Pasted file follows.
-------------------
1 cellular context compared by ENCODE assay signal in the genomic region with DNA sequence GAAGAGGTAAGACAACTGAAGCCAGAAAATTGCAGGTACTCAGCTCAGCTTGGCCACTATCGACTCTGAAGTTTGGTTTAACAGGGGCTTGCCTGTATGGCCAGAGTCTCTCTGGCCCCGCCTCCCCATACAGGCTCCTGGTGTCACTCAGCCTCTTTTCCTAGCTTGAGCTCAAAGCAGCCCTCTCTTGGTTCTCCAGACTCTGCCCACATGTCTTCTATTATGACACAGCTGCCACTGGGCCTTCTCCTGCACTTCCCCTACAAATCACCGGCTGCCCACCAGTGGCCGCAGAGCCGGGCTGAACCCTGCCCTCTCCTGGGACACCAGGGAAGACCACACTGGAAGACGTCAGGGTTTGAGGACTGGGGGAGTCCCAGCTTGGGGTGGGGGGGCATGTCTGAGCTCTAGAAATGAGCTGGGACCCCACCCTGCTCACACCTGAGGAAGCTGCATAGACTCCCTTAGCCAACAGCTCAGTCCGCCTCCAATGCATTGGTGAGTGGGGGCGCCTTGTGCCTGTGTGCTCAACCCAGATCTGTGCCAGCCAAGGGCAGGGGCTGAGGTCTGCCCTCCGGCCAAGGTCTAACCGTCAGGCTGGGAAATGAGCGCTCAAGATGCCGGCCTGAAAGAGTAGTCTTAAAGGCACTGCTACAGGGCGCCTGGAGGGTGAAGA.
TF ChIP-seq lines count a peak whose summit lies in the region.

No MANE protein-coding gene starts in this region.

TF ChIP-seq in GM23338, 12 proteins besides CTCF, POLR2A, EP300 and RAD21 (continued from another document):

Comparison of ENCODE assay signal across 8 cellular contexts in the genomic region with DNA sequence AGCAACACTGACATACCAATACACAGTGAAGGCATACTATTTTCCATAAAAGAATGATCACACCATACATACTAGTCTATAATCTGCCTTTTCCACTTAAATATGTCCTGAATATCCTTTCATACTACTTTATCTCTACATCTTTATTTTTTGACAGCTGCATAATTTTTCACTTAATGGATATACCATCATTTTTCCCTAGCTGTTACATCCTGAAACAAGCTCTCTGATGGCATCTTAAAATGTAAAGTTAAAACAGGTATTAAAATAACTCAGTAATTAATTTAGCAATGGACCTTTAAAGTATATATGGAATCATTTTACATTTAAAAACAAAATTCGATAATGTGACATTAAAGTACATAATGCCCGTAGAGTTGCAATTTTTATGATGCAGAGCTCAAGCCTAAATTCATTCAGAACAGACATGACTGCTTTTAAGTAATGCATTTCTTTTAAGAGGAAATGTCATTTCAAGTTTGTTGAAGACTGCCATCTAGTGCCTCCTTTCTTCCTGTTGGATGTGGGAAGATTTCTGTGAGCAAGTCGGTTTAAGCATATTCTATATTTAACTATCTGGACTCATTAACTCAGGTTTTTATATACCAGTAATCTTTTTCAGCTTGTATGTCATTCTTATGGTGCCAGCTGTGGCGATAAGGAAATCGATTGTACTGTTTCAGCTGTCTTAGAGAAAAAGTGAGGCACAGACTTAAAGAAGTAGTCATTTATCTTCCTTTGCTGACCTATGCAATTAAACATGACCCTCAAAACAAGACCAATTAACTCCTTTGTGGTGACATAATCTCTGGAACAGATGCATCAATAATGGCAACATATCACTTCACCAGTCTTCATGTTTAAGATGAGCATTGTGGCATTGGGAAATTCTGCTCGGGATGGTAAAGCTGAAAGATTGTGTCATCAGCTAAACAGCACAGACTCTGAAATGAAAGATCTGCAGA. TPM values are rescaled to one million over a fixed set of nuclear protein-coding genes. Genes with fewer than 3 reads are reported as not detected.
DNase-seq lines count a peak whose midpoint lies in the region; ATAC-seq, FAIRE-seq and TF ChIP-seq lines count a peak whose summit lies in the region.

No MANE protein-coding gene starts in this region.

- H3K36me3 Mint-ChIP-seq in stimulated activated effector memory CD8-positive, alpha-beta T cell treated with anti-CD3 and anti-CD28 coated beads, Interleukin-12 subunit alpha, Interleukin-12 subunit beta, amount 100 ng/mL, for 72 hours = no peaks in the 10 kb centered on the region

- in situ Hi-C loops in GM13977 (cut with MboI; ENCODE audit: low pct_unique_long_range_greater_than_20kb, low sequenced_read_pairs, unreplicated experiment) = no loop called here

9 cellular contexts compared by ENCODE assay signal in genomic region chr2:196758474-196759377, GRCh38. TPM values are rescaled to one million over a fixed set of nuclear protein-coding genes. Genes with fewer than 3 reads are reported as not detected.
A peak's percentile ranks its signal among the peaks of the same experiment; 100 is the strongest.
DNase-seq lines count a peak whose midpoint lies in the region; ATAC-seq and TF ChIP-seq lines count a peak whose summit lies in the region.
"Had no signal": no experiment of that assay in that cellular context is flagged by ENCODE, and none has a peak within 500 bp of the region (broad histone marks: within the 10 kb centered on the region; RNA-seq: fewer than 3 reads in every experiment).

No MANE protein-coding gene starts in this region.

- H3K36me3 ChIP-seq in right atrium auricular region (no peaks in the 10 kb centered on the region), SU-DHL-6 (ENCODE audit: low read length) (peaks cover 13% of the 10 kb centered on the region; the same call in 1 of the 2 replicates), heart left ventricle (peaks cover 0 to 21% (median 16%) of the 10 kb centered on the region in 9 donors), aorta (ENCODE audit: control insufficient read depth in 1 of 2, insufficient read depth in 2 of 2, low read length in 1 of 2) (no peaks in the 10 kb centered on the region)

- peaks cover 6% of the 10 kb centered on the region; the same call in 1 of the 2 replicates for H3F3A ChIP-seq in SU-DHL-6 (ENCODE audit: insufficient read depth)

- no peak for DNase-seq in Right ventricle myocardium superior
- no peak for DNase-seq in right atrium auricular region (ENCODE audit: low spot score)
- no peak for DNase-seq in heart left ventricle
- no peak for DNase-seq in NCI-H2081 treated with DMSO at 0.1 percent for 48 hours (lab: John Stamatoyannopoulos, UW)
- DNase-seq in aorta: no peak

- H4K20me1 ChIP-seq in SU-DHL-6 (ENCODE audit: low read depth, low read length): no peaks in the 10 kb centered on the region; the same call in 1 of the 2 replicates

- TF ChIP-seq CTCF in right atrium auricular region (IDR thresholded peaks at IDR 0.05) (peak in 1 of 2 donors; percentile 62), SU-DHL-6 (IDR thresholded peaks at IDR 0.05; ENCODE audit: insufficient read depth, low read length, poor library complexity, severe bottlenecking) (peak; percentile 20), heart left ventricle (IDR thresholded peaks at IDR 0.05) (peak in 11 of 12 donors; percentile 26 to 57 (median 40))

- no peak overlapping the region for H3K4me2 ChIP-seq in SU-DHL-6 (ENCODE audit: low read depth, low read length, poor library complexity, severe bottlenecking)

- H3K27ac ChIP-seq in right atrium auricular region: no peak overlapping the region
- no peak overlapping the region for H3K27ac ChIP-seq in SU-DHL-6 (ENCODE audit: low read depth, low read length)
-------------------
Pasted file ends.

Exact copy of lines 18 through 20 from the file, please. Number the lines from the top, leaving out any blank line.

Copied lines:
- no peak for DNase-seq in right atrium auricular region (ENCODE audit: low spot score)
- no peak for DNase-seq in heart left ventricle
- no peak for DNase-seq in NCI-H2081 treated with DMSO at 0.1 percent for 48 hours (lab: John Stamatoyannopoulos, UW)